With music by Missy Mazzoli and libretto by Royce Vavrek, mezzo-soprano Abigail Fisher in the title role, an ensemble that encompasses singers Melissa Harvey, Emma Sorenson, Benjamin Lee and Olusola Fadiran and concert:nova instrumentalists Ron Aufmann, Randy Bowman, Ric Hordinski, Julie Spangler, and Matt Zory, led by Keitaro Hirada, this promises to be an important musical event.

The music-theatre piece tells in a series of vignettes the life story and exploits of the mysterious Swiss woman Isabelle Eberhardt.


Rafael de Acha


boyd meets girl

In their latest CD, Rupert Boyd pairs up his guitar to the cello of Laura Metcalf. It is a musical match made in Heaven.

Reflexões No. 6 by Bolivian-born composer Jaime Zenamon is a three-part miniature for cello and guitar that announces its South American provenance in the first few bars of its first movement. Boyd and Metcalf play it with gusto and flair. Gabriel Faure’s Pavane. Op. 50 is next and played elegantly:

Boyd and Metcalf are purposeful musicians ideally equipped to tackle the severe intricacies of J.S. Bach’s two-part inventions, nos. 6, 8, 10 and 13. Originally written for the keyboard, the inventions are here divided up (left hand to the guitar, right hand to the cello) with unexpectedly felicitous sonorities.

Aratura Arioso, a work adapted by Australian composer Ross Edwards from his own concerto for guitar, is a a calmly evocative piece, sensitively delivered here by the Boyd-Metcalf duo.

A lively South American composition, Allegretto Comodo, by Brazilian composer, Radames Gnattali again evidences the artists’ penchant for the music of the Southern Hemisphere. It is later followed on the CD by Cafe 1930, a plangently moody piece by Astor Piazzolla.

I have heard the Siete Canciones Populares Españolas by Manuel de Falla played by any number of instrumental combinations in quite a variety of arrangements, and I was sure I was not going to like once more the absence of the lyrics De Falla assigned to what is essentially a set of folk songs.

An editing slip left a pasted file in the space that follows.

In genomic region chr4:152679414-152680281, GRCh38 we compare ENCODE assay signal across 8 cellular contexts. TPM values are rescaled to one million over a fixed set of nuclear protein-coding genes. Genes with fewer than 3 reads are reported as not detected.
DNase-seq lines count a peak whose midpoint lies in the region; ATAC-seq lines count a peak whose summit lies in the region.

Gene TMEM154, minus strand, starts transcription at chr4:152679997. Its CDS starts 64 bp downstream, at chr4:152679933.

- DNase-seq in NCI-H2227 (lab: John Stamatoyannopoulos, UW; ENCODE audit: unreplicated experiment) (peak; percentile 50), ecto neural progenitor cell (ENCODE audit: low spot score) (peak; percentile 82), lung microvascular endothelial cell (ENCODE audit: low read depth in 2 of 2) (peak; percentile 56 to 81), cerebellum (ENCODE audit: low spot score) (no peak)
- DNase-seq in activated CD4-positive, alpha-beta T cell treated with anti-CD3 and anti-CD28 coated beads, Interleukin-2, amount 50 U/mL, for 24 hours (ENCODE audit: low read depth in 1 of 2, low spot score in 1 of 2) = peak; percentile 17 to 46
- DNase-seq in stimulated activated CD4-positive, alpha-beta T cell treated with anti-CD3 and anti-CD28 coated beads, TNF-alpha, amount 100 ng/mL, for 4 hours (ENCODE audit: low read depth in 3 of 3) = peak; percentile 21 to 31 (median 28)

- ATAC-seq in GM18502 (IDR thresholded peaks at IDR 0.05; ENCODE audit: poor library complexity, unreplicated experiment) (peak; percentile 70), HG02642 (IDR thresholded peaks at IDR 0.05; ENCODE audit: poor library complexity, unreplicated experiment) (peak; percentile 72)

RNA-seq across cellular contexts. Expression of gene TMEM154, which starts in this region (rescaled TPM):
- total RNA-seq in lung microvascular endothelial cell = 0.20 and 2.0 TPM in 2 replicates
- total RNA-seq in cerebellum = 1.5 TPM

But, as I listened to Boyd and Metcalf, I was won over by their way with the music and ended up immensely enjoying the seven songs that make up the little cycle.

Arvo Pärt ‘s Spiegel im Spiegel takes the duo far afield from their largely Romantic recital. It is a deceivingly simple composition based on a series of ascending and descending figures taken up by the solo cello while the guitar accompanies it with arpeggio chords. The overall effect is hauntingly hypnotic.

The album ends with Michael Jackson’s Human Nature. It is not the sort of composition one would expect to keep company with Bach, de Falla et al, but he Boyd-Metcalf duo accords it the same impeccable treatment that it gives to the rest of the music in the album.

The album (SONO LUMINUS DSL-92217) has been neatly packaged, accompanied by insightful notes by both the artists, and flawlessly engineered by Daniel Shores.    

Musicianly Entrepreneurs


Musicianly Entrepreneurs

I recently was sent several CD’s on the mail for reviewing on my blog. Just by happenchance they all had something in common. Either they were self-produced by the artists who recorded them or they featured ensembles whose members came together for the purpose of making music and making a living at it.

Some of these artists handle their own CD sales, some do their own bookings, some started their careers doing all of that and gradually achieved fame and, with it, the  benefit of having an agent or management firm handle their engagements.

With music conservatories here and abroad graduating dozens of well-qualified musicians every year the question comes to mind again and again: where are they going to go and where will they work?

I venture that those musicians with the initiative and imagination to become self-starters have the odds in their favor.

Here is the first of three capsule reviews of my most recent musical discoveries.

LIBERTANGO – Three: Kanako Shimasaki, violin; Luke Gillespie, piano; Mariko Shimasaki, violin. (

Piazzolla: Libertango; Traditional: Greensleeves; Carmichael: Stardust; Gillespie: Song for Pablo and Moving Mists; Izumi: Miagetegoran Yoruno Hoshiwo; Mitake: Kawano Nagareno Youni; Brahms: Hungarian Dance, no. 5

In Libertango, their imaginatively-programmed debut album (R-1750004), the sister violin duo of Kanako and Mariko Shimasaki is joined by pianist Luke Gillespie.

Adopting the simple name of THREE the artists play eight selections ranging from Astor Piazzolla’s Libertango to Hoagy Carmichael’s Stardust to a couple of Japanese Folk Songs and a pair of charming compositions by the trio’s pianist, Luke Gillespie, who also provides a canonic setting of Greensleves for two violins.

The CD ends with a bravura rendering of Brahms’ Hungarian Dance No. 5.

Throughout their program THREE’s threesome tackle the music with stylishness, playing idiomatically the work at hand, be it Piazzolla’s iconic Nuevo Tango or the jazz-inflected Carmichael standard or the mesmerizing Japanese folk tunes by Taku Izumi and Akira Mitake.

Germans would brand this album Schlag Musik and fastidious purists would label it “easy listening.” Not one to put labels on art, I simply call this debut album a delightfully eclectic sampler of the work of a resourceful new ensemble worth noting, worth welcoming and worth following.

Here is THREE at work: playing Libertango by  Piazzolla

Rafael de Acha